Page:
Cubicles are back! Meet the man who makes those telephone booths

With 70% of offices using the open office model, employees are at the breaking point, and employers have no choice but to find some private solutions.

Cubicles are back, baby! But wait, before you start cheering: they’re in the form of modular phone booths and tiny meeting rooms, Fast Company reports.

With 70% of offices using the open office model, employees are at the breaking point, and employers have no choice but to find some private solutions – not necessarily because they care that no one can make a private phone call, but because studies have shown a marked drop in productivity.


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Enter telephone booths, and other “prefabricated rooms” that cost from a few thousand dollars to $10K. Most fit one person; some can host a small meeting. They’re meant for a few hours of work only – when you need concentrated quiet or need to get on a conference call, for example.

Ladders spoke to one of the players in the modular office market – Morten Meisner-Jensen, the co-founder of telephone booth manufacturer ROOM, about how they do it. Launching in May of last year, they now have over 650 clients, from ten-person start-ups to Google, Walmart, Wayfair, Uber, NASA, and Nike.

Meisner-Jensen has a background in tech; coming from the startup world alongside his co-founder, Brian Chen, “We both experienced tremendous problems with open-plan seating, and not having a place to escape to take a phone call or do focused work,” he said.

“We wanted to figure out an affordable way of making a private space for the open-office plan, to give people a better work environment,” said Meisner-Jensen. “And as we started researching this, we found that noise in the open-plan office – or noise in the modern workspace today – is the largest problem in the workspace. More than 60% of all Americans have brought up noise complaints to their bosses.”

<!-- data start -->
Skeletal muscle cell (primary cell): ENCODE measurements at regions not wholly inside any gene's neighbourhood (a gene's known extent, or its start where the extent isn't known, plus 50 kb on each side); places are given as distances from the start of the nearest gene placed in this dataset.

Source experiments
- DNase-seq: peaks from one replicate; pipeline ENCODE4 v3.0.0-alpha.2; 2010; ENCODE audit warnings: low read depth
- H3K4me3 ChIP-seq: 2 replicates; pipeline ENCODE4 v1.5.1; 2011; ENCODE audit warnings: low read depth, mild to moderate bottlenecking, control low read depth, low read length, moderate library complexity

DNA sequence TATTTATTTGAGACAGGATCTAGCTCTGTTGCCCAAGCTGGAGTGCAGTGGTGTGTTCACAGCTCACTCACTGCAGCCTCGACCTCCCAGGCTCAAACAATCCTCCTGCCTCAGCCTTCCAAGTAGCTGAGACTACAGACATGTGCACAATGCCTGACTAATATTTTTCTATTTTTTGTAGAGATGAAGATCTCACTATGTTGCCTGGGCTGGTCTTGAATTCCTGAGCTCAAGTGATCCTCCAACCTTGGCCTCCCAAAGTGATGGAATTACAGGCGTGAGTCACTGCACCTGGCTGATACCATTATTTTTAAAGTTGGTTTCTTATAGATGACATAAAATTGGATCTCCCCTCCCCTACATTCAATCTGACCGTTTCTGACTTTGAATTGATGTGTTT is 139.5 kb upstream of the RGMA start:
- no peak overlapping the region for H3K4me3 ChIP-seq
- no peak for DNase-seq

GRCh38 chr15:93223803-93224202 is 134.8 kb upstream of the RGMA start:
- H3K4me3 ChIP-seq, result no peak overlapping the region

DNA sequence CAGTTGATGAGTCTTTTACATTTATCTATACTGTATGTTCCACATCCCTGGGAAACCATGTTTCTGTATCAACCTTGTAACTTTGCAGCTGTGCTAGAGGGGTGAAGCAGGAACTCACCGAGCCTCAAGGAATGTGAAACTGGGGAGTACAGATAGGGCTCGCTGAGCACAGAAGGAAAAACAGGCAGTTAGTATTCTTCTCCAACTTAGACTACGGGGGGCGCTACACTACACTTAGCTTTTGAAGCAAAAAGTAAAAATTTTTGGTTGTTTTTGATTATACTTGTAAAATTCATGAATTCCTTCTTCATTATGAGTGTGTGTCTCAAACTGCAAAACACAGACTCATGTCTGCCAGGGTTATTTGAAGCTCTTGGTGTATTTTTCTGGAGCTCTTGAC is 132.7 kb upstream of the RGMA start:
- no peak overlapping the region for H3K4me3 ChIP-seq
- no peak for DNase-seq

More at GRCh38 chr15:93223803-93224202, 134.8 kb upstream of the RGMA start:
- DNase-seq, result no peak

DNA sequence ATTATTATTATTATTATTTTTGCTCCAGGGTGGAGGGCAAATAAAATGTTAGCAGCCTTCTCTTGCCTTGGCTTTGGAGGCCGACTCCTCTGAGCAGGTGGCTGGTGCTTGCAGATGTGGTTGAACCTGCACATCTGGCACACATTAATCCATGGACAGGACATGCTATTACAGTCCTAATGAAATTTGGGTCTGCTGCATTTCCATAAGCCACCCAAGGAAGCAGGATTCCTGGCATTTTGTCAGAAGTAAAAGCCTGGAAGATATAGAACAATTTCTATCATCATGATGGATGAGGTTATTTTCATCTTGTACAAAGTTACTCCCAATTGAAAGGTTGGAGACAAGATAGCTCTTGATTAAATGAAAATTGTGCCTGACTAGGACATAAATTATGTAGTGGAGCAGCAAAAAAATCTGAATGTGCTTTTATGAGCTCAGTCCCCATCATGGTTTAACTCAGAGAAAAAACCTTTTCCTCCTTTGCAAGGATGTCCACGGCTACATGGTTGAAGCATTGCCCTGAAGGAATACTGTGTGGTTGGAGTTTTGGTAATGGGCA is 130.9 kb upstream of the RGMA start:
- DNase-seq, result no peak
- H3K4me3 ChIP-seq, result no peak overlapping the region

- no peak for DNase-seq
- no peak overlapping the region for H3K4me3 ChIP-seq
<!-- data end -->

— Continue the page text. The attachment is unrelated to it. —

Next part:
They saw a solution in a phone booth that a single person could sit in – make a phone call, work on their computer – or just do some prep work in peace. They tried building a booth on their own out of drywall, but it was a flop – soon dubbed “the sweatbox,” hot and echo-y.

The final design, however, was soundproof, fully ventilated, and made out of recycled materials, with a door that seals shut completely. The cost is $3,450, putting it at the low end of the market.

“The demand has been through the roof,” Meisner-Jensen said.

Most companies buy more than one booth, he says. Companies come back to make another purchase “once they realize how big a problem they need to solve.” Orders range from two or three to “in the hundreds,” depending on company size.

“It’s everything from JP Morgan to a young startup,” said Meisner-Jensen.

There’s another unexpected cause in the popularity of ROOM’s telephone booths and other modular office cubicles: the increase in video-conferencing calls. With video, not only do you need quiet and privacy, “you need visual privacy… you can’t do [a video call] from your regular seat in an open plan because you’ll have people walking behind you, and it’s insanely distracting.”

That said, “I don’t believe phone booths are the solution to everything.”

Zoning out

Instead, he is a proponent for the slowly popularizing “zoned” office, where there are different spaces for different activities. “There needs to be spaces for privacy, such as the phone booth, where you can jump on a video conferencing call so you can do focused work, for shorter periods of time. But there also need to be creative breakout areas for collaboration. There need to be recreational areas where you can talk about something else than work. There needs to be areas for the entire company to come together and get inspired, with town hall meetings and talks.”

Phone booths are only one part of the idealized office Meisner-Jensen imagines. “We’re not just selling phone booths,” he said. “We’re selling a better work environment.”

Ultimately, employers are beginning to create a better work environment by adopting modular cubicles and similar privacy-enhancing design elements, slowly changing a type of office space that has been proven in study after study to make workers unhappy and lower productivity. It’s a shift that’s not just for employees, but for the company’s bottom line, as well.

“Creating a great work environment, and making sure that people are happy at work, is going to be increasingly important,” Meisner-Jensen said. “Because the competitive advantage of that company will be the talent that they’re able to acquire and keep.”

An enhanced physical workspace inspires people and allows them to work, both separately and together, Meisner-Jensen said, which is good for everyone. “That just generally makes people happy. When people are happy at work, they’ll do good.”


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Sheila McClear|is a reporter for Ladders and can be reached at smcclear@theladders.com.